Homemade Butter

by | Jan 28, 2022 | February Recipes, Member Recipes, Recipes | 0 comments

Homemade Butter

Homemade butter is a perfect food AND activity with which to celebrate Saint Brigid, herself a dairymaid who gave away butter to the poor (only to have it miraculously restored). Shaking it by hand in mason jars feels like a real accomplishment. Using a stand mixer is quicker and gives an interesting view of the process. Nota Bene: If you’re using the butter to make the CAY Irish Herb & Cheese Scones, it’s ideal to catch the butter at the crumbly stage just before it’s congealed and stop shaking or mixing then. The crumbles make a great scone dough and will still come together nicely for spreading. It’s okay if you miss this stage, though. You can just chop the butter up, and you’ll still have butter & buttermilk!
Prep Time 30 minutes
Servings 1 cup


  • 2 cups 1 pint heavy cream 36% fat content
  • cold water
  • Salt optional


  • In a Jar Pour one cup of cream into each of two pint jars. Each jar will be half full. Then . . . shake. This will take 10-30 minutes depending on the diligence of your shakers and how cold your cream was to start with (room temperature cream will split more quickly). First the cream will be liquid, then it will fluff up into whipped cream, then it will split into yellow solids and a clear liquid. This is butter solids and buttermilk!
  • In a Mixer Pour the cream into the bowl of a stand mixer with the wire whisk attachment. You might need to begin mixing at a low speed to avoid splattering. Increase the speed to full when possible. Scrape the sides of the bowl towards the end of the process. It will go through the stages of cream, to whipped cream, to butter solids and buttermilk in about 10 minutes, longer if your cream was very cold to start with. When it’s done you’ll have yellow butter crumbles in cloudy liquid buttermilk. (If you’re not using it for scone-baking, keep mixing a bit longer until it’s smooth and congealed onto the whisk.)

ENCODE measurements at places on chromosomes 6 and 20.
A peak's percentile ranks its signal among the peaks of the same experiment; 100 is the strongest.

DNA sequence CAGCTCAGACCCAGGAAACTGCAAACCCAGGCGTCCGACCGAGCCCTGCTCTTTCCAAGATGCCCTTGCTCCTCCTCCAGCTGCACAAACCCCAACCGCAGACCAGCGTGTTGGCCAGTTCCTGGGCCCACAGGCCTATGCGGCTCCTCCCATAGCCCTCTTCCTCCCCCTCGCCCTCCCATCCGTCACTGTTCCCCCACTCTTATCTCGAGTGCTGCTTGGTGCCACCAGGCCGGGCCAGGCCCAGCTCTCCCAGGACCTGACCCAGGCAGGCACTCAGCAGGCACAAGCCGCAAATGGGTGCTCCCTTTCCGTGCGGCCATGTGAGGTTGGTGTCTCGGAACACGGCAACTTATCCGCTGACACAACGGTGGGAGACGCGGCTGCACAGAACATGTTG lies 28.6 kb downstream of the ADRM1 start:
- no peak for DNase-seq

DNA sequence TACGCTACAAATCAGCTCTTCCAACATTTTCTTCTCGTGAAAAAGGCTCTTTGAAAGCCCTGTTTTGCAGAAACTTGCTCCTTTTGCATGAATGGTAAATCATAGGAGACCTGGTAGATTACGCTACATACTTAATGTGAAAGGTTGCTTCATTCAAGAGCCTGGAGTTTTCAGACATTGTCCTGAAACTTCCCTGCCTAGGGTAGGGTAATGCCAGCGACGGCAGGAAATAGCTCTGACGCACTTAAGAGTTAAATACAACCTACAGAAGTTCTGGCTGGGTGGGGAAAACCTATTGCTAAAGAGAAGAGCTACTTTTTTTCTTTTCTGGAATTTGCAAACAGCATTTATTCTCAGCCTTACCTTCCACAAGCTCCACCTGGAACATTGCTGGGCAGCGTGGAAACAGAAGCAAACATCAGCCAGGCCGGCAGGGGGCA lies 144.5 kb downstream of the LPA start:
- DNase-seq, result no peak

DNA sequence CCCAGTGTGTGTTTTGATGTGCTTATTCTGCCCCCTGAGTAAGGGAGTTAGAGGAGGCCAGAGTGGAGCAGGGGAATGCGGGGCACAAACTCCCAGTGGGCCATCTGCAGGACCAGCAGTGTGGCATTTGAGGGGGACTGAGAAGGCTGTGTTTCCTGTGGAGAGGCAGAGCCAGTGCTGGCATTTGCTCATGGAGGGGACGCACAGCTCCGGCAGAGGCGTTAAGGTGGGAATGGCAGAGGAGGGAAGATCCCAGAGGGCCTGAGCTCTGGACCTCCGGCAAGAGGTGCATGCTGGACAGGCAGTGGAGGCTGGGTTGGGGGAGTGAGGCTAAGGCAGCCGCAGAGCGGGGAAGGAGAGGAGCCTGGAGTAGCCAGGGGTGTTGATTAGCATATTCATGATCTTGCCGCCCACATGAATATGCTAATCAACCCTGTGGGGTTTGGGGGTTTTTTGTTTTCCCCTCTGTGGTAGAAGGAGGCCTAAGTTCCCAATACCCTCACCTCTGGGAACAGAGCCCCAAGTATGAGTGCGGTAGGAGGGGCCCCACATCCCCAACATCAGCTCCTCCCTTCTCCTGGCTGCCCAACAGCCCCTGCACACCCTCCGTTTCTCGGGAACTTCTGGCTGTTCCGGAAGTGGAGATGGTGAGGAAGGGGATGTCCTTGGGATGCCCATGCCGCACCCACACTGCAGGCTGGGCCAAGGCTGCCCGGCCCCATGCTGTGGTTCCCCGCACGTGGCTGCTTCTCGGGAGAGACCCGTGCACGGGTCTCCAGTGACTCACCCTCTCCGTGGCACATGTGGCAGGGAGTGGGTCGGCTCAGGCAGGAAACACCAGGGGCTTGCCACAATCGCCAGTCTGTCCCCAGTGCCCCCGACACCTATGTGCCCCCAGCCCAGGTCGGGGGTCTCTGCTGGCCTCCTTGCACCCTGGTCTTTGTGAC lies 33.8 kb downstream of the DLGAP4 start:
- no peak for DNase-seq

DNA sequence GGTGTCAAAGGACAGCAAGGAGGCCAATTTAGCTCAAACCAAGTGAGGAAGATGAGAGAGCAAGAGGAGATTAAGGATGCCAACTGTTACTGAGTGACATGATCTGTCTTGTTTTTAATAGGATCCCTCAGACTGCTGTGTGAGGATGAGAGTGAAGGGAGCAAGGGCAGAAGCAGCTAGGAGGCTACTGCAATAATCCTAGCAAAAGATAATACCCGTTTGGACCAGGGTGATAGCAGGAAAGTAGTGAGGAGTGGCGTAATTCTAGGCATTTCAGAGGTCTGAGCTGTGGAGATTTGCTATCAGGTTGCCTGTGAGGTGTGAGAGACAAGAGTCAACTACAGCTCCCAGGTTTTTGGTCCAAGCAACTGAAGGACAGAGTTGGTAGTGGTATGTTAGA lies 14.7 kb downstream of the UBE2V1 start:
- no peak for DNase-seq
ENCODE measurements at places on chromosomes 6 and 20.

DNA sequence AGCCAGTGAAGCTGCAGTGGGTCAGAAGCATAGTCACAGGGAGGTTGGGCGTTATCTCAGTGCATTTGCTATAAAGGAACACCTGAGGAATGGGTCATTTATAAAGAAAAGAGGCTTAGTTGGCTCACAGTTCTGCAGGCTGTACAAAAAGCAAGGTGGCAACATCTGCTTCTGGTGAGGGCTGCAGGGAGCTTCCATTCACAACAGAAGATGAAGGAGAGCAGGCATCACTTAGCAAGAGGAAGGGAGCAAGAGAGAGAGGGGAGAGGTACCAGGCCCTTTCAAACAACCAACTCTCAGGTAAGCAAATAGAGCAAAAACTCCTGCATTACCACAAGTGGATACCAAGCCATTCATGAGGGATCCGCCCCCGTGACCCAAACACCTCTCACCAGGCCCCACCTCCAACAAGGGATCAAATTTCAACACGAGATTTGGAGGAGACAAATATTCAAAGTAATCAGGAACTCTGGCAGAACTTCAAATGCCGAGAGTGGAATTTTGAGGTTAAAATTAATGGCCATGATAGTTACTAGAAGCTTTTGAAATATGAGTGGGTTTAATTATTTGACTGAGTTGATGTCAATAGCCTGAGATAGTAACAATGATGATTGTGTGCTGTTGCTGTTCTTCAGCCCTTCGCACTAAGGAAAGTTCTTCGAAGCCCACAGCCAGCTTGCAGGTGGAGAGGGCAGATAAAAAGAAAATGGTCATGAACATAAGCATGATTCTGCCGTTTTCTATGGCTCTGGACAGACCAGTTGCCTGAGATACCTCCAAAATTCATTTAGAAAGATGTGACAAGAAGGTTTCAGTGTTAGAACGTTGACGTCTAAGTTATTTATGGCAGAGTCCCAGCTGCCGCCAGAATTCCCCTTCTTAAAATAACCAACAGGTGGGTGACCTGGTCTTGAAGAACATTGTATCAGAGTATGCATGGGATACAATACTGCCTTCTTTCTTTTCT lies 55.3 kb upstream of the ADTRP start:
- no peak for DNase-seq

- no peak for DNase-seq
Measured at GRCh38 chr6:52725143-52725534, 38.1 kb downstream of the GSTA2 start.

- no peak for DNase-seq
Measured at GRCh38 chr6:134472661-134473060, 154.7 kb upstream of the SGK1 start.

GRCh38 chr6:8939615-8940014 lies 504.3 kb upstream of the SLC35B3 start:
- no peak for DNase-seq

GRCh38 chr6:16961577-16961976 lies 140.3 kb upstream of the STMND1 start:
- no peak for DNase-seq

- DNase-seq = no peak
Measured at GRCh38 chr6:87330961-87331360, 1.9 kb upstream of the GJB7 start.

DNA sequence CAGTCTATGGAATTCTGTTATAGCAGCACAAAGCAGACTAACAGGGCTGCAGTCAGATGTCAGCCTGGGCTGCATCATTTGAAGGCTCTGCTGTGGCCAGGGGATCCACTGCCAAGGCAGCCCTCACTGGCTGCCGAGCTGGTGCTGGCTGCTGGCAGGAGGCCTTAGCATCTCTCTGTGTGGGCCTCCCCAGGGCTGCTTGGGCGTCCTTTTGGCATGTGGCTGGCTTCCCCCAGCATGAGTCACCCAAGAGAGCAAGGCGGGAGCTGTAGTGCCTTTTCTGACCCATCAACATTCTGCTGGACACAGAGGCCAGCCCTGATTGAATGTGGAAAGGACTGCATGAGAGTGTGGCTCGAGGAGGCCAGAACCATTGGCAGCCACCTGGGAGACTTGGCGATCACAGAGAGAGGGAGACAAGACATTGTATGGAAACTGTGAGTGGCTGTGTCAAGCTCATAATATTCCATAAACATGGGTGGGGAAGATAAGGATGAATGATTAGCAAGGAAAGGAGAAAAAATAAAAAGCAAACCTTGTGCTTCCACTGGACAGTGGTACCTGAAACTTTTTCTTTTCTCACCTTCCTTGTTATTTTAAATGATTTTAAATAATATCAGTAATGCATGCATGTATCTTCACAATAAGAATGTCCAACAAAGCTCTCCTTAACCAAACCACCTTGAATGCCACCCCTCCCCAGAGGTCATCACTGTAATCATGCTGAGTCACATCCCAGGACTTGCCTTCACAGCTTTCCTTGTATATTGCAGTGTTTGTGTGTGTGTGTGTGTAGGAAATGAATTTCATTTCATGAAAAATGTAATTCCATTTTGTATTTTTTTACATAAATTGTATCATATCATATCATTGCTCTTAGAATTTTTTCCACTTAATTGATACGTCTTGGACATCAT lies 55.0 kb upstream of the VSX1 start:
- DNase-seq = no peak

• Finish: Pour the buttermilk off. I like to dump the whole thing into a wire sieve over a large measuring jar and let it drain, but you can also pour it off the side.
  • If you’re making the scones, gently scoop half of the crumbly butter solids out and gently spread them in a thin layer on a piece of wax or parchment paper on a plate or small baking sheet. Avoid squishing them together. (A kitchen scale is ideal for this. You want 4-5 ounces of butter.) If your butter has congealed, just spread it into a layer. Place the butter in the freezer while you begin to prepare the scones.
  • If you’re not making the scones, you’re just about done! The buttermilk can be reserved in the fridge for another use. The butter can be served right away as is, just press it a bit with a rubber spatula to get as much liquid out as you can, use your hands to form it if necessary, then scoop it into a bowl. You can add salt, or herbs, or honey as desired. It can be shaped in a mold for added extra-ness. If you don’t plan to finish the butter the same day, it should be rinsed well in cold water to remove any excess buttermilk (which can eventually go rancid). Rinsed butter will stay good for 3-5 days at room temperature, and about 7-10 days refrigerated.


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Hi! I’m Kendra.

For twenty years now, I’ve been using food, prayer, and conversation based around the liturgical calendar to share the lives of the saints and the beautiful truths and traditions of our Catholic faith. My own ten children, our friends and neighbors, and people just like you have been on this journey with me.

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